Grain prices recovered in the first half of this week after falling to six-month lows on the back of fund selling.
As Farmers Weekly went to press, the London November 2011 feed wheat futures price had risen by £5.25/t on the day to stand at £169.50/t.
The big fall has been largely attributed to the influence of world economic factors rather than fundamental grain market issues. Funds holding massive positions had bailed out of grain markets in response to a weak US economic outlook, lower oil prices, problems in Greece and pressure on the euro.
Domestic consumers had been buying over the past month or so, but exports of what was looking like a very modest UK surplus may get off to a slow start, said Fengrain’s marketing director Rob Munro.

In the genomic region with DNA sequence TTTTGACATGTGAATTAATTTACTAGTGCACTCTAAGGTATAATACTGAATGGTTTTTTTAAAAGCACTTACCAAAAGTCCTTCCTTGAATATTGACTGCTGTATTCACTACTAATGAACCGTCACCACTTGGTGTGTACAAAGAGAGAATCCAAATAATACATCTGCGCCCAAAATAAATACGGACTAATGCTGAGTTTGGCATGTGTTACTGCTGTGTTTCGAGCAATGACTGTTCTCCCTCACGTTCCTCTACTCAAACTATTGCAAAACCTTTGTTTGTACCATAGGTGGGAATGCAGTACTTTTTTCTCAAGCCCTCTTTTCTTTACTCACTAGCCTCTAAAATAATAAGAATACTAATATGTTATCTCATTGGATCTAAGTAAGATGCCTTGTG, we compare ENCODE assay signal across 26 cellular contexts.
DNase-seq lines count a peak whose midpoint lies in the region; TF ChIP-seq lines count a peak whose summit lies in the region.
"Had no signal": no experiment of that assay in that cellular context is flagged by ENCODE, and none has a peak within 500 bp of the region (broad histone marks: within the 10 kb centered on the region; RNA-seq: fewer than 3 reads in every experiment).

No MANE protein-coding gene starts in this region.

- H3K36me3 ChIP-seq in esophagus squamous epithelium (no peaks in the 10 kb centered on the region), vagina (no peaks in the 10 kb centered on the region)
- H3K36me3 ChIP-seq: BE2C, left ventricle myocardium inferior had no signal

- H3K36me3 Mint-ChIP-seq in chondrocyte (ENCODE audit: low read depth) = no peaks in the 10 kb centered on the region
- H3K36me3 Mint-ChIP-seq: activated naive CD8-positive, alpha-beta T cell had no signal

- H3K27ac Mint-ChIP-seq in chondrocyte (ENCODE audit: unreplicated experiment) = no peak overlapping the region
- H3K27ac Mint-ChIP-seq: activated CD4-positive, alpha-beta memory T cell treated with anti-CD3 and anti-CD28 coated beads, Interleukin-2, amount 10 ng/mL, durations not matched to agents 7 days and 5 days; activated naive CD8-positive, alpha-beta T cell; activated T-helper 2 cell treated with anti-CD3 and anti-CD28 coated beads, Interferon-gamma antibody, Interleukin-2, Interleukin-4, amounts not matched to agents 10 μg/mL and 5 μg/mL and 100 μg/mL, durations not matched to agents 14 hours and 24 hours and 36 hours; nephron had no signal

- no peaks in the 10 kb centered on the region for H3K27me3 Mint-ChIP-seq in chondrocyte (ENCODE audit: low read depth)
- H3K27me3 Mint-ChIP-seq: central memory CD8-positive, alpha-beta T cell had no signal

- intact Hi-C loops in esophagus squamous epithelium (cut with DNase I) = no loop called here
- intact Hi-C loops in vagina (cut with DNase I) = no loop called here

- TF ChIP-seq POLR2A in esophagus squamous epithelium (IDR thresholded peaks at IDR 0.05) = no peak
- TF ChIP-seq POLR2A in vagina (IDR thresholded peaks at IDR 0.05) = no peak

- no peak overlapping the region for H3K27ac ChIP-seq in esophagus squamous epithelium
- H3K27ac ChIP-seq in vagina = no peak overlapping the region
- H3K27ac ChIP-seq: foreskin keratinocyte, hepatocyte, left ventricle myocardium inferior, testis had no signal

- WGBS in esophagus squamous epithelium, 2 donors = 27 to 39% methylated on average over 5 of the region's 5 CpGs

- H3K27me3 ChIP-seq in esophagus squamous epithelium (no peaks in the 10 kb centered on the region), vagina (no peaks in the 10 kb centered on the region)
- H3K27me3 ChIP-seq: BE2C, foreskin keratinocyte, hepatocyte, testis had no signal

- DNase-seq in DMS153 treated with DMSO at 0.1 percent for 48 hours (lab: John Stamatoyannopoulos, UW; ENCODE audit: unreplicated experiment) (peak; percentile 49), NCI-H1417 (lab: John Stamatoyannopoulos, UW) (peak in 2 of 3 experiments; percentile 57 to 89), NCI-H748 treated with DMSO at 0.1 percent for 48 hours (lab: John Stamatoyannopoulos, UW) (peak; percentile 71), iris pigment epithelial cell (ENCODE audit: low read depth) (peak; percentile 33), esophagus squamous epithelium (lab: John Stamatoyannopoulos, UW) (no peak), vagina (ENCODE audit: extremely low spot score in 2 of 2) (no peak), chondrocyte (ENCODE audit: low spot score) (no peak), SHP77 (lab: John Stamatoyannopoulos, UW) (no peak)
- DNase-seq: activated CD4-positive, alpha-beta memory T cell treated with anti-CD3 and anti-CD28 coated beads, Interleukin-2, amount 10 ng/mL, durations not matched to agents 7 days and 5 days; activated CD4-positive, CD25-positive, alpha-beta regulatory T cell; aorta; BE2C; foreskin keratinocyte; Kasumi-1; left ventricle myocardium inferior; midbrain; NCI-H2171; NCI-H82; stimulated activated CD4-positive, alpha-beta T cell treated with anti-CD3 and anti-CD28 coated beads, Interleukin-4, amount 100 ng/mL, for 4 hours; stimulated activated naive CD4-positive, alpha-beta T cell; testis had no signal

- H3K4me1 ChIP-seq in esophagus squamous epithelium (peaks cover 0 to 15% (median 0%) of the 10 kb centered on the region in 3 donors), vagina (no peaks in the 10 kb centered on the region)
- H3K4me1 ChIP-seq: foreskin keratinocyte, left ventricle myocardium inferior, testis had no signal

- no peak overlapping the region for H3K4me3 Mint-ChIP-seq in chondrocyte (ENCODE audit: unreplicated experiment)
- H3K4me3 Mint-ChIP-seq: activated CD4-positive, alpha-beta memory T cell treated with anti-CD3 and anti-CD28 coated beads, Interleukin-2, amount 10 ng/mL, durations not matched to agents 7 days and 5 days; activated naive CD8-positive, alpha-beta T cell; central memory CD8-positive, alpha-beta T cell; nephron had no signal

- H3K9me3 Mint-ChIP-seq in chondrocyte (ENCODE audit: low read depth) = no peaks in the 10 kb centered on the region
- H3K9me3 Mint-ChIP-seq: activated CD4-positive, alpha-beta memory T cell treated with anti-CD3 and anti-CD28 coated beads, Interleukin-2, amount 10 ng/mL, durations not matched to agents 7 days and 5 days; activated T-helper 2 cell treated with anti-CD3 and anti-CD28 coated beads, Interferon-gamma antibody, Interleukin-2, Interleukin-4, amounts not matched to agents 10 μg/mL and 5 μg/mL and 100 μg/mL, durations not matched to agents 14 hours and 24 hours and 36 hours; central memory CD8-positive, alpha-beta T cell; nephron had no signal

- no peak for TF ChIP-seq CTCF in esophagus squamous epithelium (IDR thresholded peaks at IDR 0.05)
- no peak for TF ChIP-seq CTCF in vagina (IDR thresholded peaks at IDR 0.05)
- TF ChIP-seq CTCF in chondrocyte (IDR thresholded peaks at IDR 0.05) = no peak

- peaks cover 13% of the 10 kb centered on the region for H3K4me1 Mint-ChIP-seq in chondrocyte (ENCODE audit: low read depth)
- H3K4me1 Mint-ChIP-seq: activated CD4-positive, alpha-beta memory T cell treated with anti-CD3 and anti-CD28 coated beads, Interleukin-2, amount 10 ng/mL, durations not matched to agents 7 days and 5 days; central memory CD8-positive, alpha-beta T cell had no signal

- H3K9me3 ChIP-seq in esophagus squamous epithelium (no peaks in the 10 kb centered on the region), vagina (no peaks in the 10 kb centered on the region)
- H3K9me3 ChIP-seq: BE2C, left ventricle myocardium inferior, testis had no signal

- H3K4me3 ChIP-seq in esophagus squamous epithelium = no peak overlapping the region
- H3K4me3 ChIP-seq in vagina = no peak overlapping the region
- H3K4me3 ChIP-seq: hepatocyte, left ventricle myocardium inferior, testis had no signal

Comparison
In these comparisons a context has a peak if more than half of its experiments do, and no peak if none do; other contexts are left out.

The extent of Russia’s export offering was still unknown and the market was trying to find some equilibrium, he said.
Price movements in the next couple of weeks will be volatile again as more yield and quality information from Continental Europe starts to filter through – reports so far from France have been too variable to establish an overall trend.
Harvesting in Russia and Ukraine has been delayed by rain, according to French analyst Agritel, while high rainfall in parts of the US corn belt means that a large acreage may not be drilled.
* At a meeting in Paris last week, farm ministers of the influential G20 group of countries failed to make any progress in restricting the impact of speculators in agricultural commodity markets. Any reform of commodity trade regulations will now be up to finance ministers and central bank governors, although many observers doubt that anything meaningful will be agreed.
In a bid to increase production and improve agricultural market transparency, the G20 farm ministers agreed on the introduction of an Agricultural Market Information System initiative to provide improved production, consumption and stock data to be administered through the United Nation’s Food and Agriculture Organisation.